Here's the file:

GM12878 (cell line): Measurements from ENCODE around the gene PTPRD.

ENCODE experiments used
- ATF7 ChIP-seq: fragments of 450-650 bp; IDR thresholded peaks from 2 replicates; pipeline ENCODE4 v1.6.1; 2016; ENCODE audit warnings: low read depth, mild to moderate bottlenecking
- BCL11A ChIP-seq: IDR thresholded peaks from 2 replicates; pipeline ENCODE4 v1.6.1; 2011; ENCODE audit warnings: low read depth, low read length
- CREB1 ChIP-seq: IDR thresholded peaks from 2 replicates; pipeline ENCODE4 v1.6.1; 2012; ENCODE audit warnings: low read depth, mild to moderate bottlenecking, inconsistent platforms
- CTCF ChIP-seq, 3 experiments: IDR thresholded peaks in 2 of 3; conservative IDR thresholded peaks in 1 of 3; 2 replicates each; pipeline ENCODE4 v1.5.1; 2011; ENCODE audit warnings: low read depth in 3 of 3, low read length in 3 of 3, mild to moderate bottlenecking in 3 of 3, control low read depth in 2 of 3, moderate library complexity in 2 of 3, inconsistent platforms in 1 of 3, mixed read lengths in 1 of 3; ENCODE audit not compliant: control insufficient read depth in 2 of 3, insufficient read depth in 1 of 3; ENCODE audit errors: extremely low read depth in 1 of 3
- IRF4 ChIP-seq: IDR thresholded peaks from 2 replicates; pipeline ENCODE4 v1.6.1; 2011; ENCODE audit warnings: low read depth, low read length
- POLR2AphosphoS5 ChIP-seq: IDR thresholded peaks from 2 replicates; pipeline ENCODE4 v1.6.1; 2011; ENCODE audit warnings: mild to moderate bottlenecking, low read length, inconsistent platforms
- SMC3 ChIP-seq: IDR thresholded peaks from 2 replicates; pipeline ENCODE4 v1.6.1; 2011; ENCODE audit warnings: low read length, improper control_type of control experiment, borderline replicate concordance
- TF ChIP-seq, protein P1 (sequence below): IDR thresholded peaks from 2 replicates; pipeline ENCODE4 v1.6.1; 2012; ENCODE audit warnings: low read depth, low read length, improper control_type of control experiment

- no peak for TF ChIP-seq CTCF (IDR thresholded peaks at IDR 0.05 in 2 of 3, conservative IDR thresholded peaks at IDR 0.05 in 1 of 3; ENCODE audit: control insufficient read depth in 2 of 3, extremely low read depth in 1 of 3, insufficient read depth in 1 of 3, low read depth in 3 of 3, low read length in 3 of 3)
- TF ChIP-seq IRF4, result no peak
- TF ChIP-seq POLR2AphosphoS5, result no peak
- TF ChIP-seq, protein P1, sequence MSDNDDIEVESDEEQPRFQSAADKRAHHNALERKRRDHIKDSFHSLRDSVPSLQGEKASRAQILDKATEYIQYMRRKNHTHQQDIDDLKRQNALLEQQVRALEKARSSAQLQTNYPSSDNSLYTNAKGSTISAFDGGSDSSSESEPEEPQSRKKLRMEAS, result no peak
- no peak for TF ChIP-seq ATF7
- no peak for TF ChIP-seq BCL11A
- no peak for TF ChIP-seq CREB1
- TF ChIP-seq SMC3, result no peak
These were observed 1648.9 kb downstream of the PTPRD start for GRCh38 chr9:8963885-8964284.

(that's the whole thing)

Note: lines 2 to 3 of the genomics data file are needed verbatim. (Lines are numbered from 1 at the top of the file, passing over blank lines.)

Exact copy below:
ENCODE experiments used
- ATF7 ChIP-seq: fragments of 450-650 bp; IDR thresholded peaks from 2 replicates; pipeline ENCODE4 v1.6.1; 2016; ENCODE audit warnings: low read depth, mild to moderate bottlenecking